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Trade war

China's retaliatory tariffs to hit US where it hurts

Beijing singles out American goods reliant on Chinese customers

Printed circuit boards, commonly imported to the U.S. from China, likely will be affected by Washington's new tariffs, an American semiconductor industry group says.
Printed circuit boards, commonly imported to the U.S. from China, likely will be affected by Washington's new tariffs, an American semiconductor industry group says.    ¬© Reuters

TOKYO --The tariffs that the U.S. and China are threatening each other with would exact significant pain on the American auto and agriculture industries as well as other vulnerable goods.

The U.S. late last week said it will start imposing 25% duties on $34 billion worth of Chinese products on July 6. Another $16 billion in tariffs would come at a future date. Beijing responded almost immediately with its own list of tariffs on $50 billion worth of imports from the U.S. The first $34 billion worth would also take effect on July 6, with the rest kept in reserve in case Washington further escalates matters.

Trump did just that on Monday in Washington, announcing that he would slap tariffs on another $200 billion worth of Chinese goods.

China then said it would have no choice but to impose the tariffs it has kept at the ready.

Though China has mirrored the U.S. in terms of scale and timing, the content of the two lists differs greatly.

Japan's SMBC Nikko Securities found that the items covered by the U.S. duties made up just 6.4% of American imports from China in value terms last year. The highest-value categories included high-tech products and related parts such as boilers, turbines, electric motors and medical equipment, while major consumer goods such as mobile phones and televisions were left off the list.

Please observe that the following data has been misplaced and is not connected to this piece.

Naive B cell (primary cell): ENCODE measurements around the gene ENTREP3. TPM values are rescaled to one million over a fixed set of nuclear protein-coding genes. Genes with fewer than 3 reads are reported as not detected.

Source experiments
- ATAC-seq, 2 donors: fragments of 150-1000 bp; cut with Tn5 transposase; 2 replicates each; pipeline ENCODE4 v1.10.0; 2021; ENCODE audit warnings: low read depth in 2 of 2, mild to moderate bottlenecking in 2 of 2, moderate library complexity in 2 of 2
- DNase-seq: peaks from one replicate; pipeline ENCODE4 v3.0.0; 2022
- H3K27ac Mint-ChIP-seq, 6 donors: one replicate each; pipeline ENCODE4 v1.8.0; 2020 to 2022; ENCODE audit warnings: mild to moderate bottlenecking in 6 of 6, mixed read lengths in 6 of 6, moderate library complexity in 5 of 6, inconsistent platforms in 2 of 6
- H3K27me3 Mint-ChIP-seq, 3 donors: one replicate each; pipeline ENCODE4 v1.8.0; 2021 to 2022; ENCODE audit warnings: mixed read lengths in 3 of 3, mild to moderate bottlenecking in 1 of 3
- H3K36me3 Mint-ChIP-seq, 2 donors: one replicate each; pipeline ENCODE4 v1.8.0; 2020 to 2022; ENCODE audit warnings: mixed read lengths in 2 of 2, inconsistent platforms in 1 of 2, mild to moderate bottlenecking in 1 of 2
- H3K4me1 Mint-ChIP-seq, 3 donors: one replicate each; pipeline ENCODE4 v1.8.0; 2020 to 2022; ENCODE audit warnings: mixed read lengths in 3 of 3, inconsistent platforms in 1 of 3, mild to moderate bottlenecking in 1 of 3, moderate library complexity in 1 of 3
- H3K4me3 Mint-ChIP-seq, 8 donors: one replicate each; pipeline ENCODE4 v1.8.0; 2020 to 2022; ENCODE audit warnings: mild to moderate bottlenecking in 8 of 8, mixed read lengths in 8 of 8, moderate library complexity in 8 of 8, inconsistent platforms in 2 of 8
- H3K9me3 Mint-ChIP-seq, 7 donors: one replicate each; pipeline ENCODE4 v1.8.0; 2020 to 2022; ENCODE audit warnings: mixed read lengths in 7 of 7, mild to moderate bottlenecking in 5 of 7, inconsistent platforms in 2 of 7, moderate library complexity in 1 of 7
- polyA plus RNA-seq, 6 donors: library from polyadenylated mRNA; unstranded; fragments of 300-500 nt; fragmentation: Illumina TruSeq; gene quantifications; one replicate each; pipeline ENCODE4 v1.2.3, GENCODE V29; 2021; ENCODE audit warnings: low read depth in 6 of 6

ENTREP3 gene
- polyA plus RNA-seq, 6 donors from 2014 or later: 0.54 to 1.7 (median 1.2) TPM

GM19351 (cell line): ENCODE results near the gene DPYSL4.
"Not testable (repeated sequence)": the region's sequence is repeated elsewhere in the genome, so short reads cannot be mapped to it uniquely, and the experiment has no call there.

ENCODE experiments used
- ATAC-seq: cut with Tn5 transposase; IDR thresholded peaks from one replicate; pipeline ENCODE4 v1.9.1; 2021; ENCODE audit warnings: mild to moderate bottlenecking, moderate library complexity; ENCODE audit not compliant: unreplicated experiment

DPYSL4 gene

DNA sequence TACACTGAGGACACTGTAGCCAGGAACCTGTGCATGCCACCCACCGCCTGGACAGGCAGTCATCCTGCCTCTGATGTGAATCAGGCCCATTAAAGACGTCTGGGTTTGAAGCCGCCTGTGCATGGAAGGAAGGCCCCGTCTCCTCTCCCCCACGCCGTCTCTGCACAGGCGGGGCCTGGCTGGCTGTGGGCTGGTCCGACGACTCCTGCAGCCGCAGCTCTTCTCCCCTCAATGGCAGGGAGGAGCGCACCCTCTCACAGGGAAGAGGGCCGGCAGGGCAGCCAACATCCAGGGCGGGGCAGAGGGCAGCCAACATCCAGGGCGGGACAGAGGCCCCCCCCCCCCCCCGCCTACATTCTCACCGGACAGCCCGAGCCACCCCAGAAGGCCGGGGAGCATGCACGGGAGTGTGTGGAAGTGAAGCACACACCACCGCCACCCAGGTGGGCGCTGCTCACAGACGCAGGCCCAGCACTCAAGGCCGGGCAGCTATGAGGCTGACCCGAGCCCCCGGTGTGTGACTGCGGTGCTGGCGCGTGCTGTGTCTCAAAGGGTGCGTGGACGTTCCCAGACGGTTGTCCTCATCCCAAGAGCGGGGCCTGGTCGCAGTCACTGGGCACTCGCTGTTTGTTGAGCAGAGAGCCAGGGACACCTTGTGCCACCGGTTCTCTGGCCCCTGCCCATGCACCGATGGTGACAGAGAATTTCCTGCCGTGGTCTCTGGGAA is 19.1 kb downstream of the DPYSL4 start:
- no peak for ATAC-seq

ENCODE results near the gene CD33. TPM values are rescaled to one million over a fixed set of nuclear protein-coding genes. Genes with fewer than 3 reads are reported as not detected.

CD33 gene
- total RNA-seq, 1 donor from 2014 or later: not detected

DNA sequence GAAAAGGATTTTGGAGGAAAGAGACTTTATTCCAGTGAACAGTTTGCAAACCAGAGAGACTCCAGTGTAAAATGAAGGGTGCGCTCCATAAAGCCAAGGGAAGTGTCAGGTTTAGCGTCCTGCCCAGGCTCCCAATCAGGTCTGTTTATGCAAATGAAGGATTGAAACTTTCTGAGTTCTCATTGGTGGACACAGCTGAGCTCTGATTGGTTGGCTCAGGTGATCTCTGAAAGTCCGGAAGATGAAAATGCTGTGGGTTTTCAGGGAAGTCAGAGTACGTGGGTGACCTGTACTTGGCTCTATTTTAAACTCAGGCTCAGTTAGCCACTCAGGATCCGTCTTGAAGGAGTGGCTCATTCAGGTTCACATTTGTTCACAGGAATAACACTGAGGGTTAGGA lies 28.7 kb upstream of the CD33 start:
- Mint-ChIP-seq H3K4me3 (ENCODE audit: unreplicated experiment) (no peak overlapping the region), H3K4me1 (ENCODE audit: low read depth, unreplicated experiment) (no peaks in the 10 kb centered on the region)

But the 545 items in Beijing's first wave of retaliatory duties accounted for 22.5% of Chinese imports from the U.S. Many of the tariffs target products for which American exporters depend on the Chinese market. China received 55% of U.S. soybean exports last year and nearly 17% of the automobile-related and cotton goods shipped overseas.

The anticipation of the tariff has sent soybean futures tumbling. Prices in Chicago sank 3% on Friday to a year-to-date low of just over $9 per bushel.

"Even if the U.S. imposes additional tariffs, China will retaliate, so the burden on exporters and consumers in the U.S. is expected to further increase," said Yoshimasa Maruyama, chief market economist at SMBC Nikko. Before Trump's latest escalation, Maruyama said America will "pay a big price for Trump's decision."

As for the American tariff list, more than 10% of the U.S. imports of these items come from China. Businesses that source these goods from the Asian power will need to decide whether to find alternatives elsewhere.

The trade friction looks to affect about 100 crucial electronic parts -- such as printed circuit boards and liquid crystal display panels -- commonly imported from China, an American industry group for semiconductor manufacturing equipment makers said in May. The tariffs could benefit companies in other countries that make these products but have been overshadowed by Chinese competition.

Companies in Japan are making contingency plans. Fuji Xerox, a unit of Fujifilm Holdings, produces copiers and other office equipment in China for export to the U.S. But with the copier parts and consumables soon to be subject to the American tariffs, the company is considering options such as relocating production.

Beijing's tariff on American soybeans will hit Japanese trading houses. Marubeni, which handles 60 million to 70 million tons of grain annually worldwide, said it will adapt by selling to Brazil and other markets if exporting to China becomes too difficult.

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